Until, that is, the “senior man in the area” when it comes to the defense of the Constitution — one no longer bound up by robes and thus free to explain to me the decisive moment the census question presents — former federal judge J. Michael Luttig, sounded an alarm. A former judge on the U.S. Court of Appeals for the 4th Circuit, Luttig sounded the klaxon about that single question being remanded by the Supreme Court for further proceedings in the district court, proceedings that could be mooted with quick action by the president, the attorney general, the commerce secretary and possibly Secretary of State Mike Pompeo.
In a back-and-forth with me via email, Luttig wrote, “This constitutional moment is, in principle, for the Article II Executive, what it would be, in principle, for the Article I Legislature, were the President himself to draft legislation declaring war on behalf of the United States, purport to enact it and sign it into law, and immediately thereafter commit the United States to war through the launch of inter-continental ballistic warheads."
“As it would be, in same principle,” Luttig continued, “the constitutional moment for the Article III Judiciary were the Congress of the United States to have purported in legislative session to decide this very case that had been pending before the Supreme Court and, before the Supreme Court decided the case yesterday, forbad the President through congressional enactment from asking persons living in the United States whether they were or were not lawful citizens of the United States of America.”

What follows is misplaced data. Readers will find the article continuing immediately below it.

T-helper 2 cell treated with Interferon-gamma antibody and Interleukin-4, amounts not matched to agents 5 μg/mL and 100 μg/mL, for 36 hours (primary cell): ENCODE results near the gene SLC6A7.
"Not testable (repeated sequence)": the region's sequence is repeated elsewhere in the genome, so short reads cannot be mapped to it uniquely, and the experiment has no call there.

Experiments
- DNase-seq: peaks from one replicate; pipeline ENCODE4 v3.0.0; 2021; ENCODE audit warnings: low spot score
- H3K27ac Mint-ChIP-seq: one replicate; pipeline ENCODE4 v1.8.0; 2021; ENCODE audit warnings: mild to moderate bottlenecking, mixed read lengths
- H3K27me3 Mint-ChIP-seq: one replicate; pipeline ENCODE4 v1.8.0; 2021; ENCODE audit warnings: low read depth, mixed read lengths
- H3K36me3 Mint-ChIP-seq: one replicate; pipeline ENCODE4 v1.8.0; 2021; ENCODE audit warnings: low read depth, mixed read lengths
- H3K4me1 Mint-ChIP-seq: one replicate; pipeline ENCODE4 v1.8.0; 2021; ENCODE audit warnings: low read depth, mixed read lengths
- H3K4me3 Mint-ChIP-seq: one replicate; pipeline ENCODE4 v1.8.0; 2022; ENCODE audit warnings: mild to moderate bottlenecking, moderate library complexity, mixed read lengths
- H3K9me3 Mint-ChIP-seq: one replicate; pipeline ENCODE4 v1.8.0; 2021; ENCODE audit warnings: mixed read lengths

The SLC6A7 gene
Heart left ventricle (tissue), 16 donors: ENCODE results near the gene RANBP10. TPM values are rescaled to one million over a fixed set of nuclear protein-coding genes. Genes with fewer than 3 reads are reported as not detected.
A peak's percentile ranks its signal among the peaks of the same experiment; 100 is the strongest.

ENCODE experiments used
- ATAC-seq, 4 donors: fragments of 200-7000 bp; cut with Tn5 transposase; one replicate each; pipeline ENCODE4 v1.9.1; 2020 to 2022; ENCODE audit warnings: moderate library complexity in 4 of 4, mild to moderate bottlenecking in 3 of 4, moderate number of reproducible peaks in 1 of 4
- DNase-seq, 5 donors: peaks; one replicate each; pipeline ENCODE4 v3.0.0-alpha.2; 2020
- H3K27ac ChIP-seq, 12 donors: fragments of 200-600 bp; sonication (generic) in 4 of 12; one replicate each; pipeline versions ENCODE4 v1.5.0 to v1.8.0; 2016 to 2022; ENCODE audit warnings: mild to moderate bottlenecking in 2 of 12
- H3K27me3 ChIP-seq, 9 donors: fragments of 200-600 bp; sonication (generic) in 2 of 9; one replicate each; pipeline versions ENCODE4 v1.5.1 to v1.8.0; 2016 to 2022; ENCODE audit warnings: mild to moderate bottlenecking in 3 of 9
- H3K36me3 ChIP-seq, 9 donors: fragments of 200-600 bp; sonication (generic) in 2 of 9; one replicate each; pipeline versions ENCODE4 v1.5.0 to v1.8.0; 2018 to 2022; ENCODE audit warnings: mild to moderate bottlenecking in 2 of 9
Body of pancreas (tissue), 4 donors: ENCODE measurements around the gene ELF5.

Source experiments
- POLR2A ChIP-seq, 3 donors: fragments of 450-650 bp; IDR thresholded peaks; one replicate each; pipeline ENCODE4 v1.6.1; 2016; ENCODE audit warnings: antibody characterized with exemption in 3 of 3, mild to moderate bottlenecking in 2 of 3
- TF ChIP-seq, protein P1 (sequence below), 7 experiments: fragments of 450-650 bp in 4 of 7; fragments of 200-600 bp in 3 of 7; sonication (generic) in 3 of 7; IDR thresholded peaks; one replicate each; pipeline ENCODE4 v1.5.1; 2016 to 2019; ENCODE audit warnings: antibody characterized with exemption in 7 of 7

So it is not merely “a single question on the 2020 census” decision. It is the question: To which branch does the Constitution commit which powers? Get that wrong, and the walls of separation are down, the checks don’t balance. It’s open season, one branch upon the other.
The census belonged to the president. Until this past Thursday it did. He needs to get it back.
The chief justice and the four “liberals” on the court did not bar the door to such questions on the census. The chief justice’s controlling opinion in fact suggests that the court need not agree with the executive’s rationale for such questions to defer to their inclusion in the census, only that a majority of the court cannot actively disbelieve the factual basis of the rationale offered. The commerce secretary has a robust power to direct the makeup of the census, the chief justice notes, and the right to add the question. He must merely not contradict himself and the record in explaining, however briefly and brusquely, his reasons for doing so.
The way forward is thus both obvious and urgent: President Trump, Attorney General William P. Barr, Commerce Secretary Wilbur Ross and Pompeo ought to have a meeting when the president returns from the Group of 20 summit, and decide if such questions are necessary and, if so, why. If yes, then Barr should commit the conclusions to writing and prepare an executive order for the president’s signature directing the commerce secretary to add any such questions, and be prepared to defend the questions on the grounds discussed in the meeting. Nothing more is required.